McLAUGHLIN CONDEMNS THRUWAYFOR PROPOSED TOLL HIKE
Thruway Authority Board approves 45 percent toll hike
Assemblyman Steve McLaughlin (R,C-Melrose) recently condemned a proposal bythe New York State Thruway Authority to raise tolls 45 percent on commercial trucks withthree or more axles, calling it just another tax that will drive the cost of doing businessthrough the roof. Earlier this week, the toll hike received the initial green light from theThruway Authority Board. Under the plan, trucks with three or more axles traveling from New York City to Buffalo would pay about $127, up from the current cost of approximately $75. Tolls were last raised on the 641-mile highway system in 2010 for alldrivers, increasing the typical toll more than 25 percent.“Capital Region residents already are suffering under some of the highest taxes inthe nation, and residents across New York continue to be saddled with backbreaking taxesand fees from state government,” said McLaughlin. “This toll hike is yet another exampleof tax-and-spend policies that I’ve been fighting against over the last two years. In a statethat currently ranks 49
in the nation for business-friendly environment, another fee willsimply drive more people out of the state. The Thruway Authority Board is ludicrous tothink that a massive cost increase will simply be absorbed by the trucking industry with noimpact on hardworking residents. State government needs to be cutting taxes andeliminating fees to spur job creation, not piling on even more.”According to the Web site www.truckinfo.net,there is an estimated 8.9 million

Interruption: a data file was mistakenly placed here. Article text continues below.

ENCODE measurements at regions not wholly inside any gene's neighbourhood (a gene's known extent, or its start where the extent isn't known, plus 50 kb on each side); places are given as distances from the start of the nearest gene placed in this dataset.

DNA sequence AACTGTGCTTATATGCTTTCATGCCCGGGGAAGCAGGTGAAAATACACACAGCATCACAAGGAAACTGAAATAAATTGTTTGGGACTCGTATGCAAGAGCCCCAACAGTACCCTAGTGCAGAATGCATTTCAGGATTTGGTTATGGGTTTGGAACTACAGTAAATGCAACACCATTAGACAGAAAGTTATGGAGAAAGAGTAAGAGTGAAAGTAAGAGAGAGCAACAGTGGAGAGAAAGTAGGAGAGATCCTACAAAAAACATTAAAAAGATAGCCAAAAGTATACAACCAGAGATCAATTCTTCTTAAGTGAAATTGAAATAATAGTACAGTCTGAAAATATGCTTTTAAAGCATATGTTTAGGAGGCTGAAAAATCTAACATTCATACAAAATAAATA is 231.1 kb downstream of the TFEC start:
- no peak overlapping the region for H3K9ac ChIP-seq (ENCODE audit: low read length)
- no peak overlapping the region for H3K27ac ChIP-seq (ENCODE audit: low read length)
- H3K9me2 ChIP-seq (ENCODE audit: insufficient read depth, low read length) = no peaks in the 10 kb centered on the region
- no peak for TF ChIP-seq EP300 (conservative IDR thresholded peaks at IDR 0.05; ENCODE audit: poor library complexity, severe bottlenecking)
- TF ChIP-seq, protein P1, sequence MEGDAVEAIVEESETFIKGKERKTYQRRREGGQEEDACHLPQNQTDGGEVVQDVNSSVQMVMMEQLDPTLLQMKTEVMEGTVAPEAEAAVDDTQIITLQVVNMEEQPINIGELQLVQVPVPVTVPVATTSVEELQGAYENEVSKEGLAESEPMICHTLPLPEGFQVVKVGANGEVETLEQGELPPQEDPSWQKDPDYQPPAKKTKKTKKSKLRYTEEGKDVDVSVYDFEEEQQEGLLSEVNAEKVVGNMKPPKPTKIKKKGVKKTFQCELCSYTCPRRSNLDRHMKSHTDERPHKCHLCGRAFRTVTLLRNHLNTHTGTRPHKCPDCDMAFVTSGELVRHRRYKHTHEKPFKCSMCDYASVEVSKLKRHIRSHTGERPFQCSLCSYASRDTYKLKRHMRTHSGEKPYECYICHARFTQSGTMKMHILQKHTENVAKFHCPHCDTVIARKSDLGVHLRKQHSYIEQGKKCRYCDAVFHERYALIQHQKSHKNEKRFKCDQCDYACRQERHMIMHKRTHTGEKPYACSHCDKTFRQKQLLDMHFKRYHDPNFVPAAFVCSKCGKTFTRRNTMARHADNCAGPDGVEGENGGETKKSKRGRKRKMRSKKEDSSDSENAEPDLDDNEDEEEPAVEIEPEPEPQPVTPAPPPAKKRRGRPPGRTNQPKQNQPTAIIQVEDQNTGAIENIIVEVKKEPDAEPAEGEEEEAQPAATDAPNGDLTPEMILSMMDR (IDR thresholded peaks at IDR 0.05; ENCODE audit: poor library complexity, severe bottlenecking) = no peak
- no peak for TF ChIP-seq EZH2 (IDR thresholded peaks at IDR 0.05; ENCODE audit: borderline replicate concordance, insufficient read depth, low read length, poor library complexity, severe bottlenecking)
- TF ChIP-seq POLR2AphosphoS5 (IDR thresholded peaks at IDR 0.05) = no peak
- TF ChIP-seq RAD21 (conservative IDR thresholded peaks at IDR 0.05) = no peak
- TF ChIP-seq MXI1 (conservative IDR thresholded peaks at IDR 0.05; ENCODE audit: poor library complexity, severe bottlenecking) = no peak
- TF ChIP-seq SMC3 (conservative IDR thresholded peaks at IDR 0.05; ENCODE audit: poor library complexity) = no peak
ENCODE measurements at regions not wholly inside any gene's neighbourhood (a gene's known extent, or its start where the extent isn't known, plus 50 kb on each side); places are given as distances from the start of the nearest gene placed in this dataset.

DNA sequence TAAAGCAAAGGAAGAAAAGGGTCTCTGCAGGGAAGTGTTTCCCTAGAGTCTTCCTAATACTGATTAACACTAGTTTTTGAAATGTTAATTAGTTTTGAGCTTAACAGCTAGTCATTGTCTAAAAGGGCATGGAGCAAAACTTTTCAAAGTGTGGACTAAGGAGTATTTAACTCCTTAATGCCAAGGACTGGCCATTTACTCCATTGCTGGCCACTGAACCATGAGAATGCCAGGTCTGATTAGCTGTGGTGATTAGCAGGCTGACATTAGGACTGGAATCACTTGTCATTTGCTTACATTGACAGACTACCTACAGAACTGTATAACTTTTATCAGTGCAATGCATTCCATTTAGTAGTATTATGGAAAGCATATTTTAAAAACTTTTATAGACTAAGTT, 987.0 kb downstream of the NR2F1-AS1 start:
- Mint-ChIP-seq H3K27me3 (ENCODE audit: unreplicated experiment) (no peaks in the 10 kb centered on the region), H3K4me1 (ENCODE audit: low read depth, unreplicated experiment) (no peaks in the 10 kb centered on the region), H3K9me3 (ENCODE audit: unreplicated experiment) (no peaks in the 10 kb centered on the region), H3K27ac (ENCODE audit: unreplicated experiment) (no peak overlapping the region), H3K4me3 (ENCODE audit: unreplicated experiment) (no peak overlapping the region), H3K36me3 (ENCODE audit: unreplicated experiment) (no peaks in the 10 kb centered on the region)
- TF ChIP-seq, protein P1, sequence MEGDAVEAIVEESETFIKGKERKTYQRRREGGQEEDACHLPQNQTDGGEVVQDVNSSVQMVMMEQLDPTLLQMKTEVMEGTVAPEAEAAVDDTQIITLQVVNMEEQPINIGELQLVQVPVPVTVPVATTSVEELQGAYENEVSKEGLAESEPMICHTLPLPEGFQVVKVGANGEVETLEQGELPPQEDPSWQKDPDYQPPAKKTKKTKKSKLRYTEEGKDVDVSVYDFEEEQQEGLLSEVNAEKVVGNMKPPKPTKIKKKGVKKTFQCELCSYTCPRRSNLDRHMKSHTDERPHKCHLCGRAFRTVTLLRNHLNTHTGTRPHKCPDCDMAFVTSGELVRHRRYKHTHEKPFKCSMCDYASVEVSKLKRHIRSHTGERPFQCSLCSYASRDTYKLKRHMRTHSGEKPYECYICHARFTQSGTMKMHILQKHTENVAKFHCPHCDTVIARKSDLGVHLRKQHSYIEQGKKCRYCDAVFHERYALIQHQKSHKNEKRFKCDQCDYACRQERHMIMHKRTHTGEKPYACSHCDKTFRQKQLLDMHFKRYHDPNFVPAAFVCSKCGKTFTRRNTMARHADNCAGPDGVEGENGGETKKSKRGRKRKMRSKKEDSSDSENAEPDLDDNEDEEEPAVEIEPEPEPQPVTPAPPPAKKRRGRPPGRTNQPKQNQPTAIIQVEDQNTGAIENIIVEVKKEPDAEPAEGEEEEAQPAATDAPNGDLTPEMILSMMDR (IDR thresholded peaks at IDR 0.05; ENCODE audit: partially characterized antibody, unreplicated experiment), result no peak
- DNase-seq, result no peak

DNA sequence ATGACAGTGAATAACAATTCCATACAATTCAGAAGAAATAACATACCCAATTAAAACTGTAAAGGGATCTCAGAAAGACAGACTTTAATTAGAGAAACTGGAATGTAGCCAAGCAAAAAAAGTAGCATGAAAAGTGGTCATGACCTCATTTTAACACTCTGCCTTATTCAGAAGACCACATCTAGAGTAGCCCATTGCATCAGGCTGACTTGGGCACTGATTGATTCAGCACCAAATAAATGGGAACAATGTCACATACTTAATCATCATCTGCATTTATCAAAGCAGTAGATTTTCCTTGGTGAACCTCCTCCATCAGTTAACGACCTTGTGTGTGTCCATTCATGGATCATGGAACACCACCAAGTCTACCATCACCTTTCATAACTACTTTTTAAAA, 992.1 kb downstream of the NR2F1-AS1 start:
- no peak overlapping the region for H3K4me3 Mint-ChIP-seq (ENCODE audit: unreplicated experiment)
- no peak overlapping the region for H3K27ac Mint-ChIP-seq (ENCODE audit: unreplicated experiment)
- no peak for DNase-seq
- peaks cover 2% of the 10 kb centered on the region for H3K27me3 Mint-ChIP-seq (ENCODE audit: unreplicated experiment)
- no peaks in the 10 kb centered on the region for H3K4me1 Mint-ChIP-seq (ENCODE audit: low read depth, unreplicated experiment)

people employed in trucking-related jobs nationwide, with nearly 3.5 million truck drivers,many of whom are independent owners and operators. Nationally, there are 1.2 milliontrucking companies with 97 percent operating 20 or fewer trucks, and 90 percent operatingsix or fewer trucks. The U.S. economy depends on trucks to deliver nearly 70 percent of allfreight that is transported annually, accounting for $671 billion worth of manufactured andretail goods carried by trucks.“With the price of diesel currently around $4.50 a gallon, this fee won’t just hurtthe industry, but will drive up costs in the day-to-day lives of Capital Region residents.From apples and oranges at the grocery store to wood and nails at the lumber yard, the costof doing business in New York will simply skyrocket if this hike is implemented,”concluded McLaughlin.